Granted, it wasn't a total failure. The event they held wasn't all that far from the show itself, and it was reasonably packed in the hours after the first press conference. But according to those who were there on Tuesday (I went on Monday), it withered once the showfloor opened and everyone rushed over to see Zelda. After that, EA was almost totally absent outside of a couple kiosks at the Microsoft booth, and no one seemed to care much.
It may simply come down to a lack of games that people were really interested in. Battlefield 1 has been getting some hype, but it didn't get much attention at EA's press conference, so it ended up being overshadowed by Infinite Warfare, which won plaudits from its showing at the Sony presser.
Thinking about it, I think EA's problem is less its lack of presence at the showfloor and more its uninspiring slate overall. Mass Effect Andromeda barely featured this year, and Star Wars appears to be in an of year. Titanfall 2, for whatever reason, is barely a blip on the radar screen right now, though I'm guessing it'll get more hype as we get closer to its actual release. Battlefield 1, as I already said, didn't get featured enough to really make an impact.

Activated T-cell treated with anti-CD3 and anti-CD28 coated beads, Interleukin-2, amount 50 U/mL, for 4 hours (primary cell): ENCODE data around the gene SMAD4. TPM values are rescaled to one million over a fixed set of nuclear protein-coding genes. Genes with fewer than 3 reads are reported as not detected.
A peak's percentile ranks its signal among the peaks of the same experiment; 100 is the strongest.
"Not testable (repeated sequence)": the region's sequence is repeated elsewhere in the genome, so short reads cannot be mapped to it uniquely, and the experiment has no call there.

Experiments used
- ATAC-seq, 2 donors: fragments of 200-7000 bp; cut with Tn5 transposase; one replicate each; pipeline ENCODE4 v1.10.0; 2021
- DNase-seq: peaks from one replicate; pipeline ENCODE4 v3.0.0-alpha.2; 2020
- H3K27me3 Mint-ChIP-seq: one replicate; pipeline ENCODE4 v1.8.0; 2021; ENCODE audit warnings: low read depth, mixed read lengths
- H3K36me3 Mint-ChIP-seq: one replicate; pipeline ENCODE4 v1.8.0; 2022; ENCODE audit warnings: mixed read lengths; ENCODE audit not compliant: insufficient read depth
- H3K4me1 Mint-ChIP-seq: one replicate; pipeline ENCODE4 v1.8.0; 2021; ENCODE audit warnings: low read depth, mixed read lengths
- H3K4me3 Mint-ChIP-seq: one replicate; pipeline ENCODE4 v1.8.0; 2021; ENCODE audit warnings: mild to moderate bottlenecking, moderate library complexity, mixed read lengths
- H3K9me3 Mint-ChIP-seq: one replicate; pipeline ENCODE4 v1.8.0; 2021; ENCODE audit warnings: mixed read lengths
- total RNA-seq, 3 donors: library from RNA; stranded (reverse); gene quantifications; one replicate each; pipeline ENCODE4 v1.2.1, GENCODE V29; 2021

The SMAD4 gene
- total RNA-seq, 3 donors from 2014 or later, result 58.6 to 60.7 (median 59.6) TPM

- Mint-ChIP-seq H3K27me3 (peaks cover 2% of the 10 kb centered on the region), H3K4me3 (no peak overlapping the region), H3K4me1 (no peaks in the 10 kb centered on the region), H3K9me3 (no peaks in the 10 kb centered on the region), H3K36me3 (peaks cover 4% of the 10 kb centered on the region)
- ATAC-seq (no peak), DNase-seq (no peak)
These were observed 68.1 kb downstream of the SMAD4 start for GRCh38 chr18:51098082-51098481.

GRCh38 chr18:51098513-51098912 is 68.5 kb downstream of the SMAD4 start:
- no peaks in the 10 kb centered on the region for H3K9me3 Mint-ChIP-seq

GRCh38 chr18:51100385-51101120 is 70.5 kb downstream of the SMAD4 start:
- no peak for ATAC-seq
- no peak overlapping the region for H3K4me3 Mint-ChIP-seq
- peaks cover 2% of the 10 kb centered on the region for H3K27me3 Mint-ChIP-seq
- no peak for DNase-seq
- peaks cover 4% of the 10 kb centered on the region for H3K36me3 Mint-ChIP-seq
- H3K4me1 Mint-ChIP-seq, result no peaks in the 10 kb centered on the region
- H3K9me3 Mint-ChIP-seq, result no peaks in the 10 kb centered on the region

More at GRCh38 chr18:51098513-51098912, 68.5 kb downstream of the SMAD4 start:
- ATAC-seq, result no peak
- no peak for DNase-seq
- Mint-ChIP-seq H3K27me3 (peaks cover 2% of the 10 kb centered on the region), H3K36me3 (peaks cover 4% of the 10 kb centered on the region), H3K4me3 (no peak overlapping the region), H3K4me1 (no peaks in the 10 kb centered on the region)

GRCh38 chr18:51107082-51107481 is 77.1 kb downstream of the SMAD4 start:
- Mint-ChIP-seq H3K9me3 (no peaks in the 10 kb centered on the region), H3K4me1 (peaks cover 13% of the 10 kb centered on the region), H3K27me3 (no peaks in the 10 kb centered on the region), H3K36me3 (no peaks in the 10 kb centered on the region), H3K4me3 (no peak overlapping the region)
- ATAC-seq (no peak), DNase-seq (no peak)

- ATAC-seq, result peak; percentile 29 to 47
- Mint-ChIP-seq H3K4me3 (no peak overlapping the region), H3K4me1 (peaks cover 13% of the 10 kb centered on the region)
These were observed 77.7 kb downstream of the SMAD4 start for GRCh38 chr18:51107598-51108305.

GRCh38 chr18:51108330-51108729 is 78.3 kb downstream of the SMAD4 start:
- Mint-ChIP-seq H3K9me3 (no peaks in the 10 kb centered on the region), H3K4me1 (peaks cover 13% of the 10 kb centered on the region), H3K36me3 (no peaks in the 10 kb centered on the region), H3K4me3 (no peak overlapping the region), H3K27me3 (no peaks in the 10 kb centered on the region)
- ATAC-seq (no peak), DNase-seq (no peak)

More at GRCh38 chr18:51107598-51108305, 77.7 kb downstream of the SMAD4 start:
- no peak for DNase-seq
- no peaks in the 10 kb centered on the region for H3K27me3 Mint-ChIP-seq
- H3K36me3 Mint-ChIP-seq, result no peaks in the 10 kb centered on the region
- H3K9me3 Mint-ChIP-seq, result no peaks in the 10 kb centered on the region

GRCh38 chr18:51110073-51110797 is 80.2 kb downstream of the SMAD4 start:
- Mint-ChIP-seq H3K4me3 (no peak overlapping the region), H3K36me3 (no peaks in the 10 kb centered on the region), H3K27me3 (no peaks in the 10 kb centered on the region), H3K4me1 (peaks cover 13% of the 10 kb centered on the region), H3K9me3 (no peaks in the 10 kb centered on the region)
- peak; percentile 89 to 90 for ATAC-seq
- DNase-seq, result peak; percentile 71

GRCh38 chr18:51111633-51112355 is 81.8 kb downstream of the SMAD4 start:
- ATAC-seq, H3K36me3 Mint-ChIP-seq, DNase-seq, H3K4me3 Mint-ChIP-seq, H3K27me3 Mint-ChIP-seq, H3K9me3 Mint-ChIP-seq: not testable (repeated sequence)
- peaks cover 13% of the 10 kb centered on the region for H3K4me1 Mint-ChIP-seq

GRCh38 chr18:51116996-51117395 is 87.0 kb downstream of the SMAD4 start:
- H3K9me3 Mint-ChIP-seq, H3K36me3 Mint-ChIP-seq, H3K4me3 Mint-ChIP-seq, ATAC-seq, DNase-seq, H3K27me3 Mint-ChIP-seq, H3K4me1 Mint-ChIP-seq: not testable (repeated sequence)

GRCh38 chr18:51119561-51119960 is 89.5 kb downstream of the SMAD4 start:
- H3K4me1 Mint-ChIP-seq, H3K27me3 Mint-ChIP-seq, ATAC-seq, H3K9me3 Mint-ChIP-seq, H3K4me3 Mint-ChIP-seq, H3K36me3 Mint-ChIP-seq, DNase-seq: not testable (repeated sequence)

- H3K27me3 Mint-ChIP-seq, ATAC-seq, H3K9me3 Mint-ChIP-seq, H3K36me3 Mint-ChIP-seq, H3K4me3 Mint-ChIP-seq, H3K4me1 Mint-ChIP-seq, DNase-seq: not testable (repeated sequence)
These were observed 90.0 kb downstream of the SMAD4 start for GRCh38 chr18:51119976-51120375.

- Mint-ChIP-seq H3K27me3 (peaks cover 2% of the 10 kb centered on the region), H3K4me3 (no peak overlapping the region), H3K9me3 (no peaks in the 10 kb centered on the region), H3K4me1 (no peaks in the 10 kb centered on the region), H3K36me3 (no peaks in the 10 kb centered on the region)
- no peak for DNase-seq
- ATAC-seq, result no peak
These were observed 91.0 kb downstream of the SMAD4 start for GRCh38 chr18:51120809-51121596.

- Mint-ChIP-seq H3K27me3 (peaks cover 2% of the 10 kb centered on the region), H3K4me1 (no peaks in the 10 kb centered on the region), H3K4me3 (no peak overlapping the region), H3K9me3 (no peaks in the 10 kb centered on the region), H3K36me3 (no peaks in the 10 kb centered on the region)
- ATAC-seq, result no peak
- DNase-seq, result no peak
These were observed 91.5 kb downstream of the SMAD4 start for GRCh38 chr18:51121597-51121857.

With that, EA was quickly forgotten as everyone focused on Zelda, God of War, Horizon: Zero Dawn, and Forza Horizon 3 - surely not the result that EA hoping for. In trying to get the all the spotlight for themselves, EA ended up basically forfeiting it all together. That's not to say that EA Play should be abandoned - I sure didn't mind having a private press area in which to play FIFA and the like - but it would help next time to have some level of hype going in. This year there was none.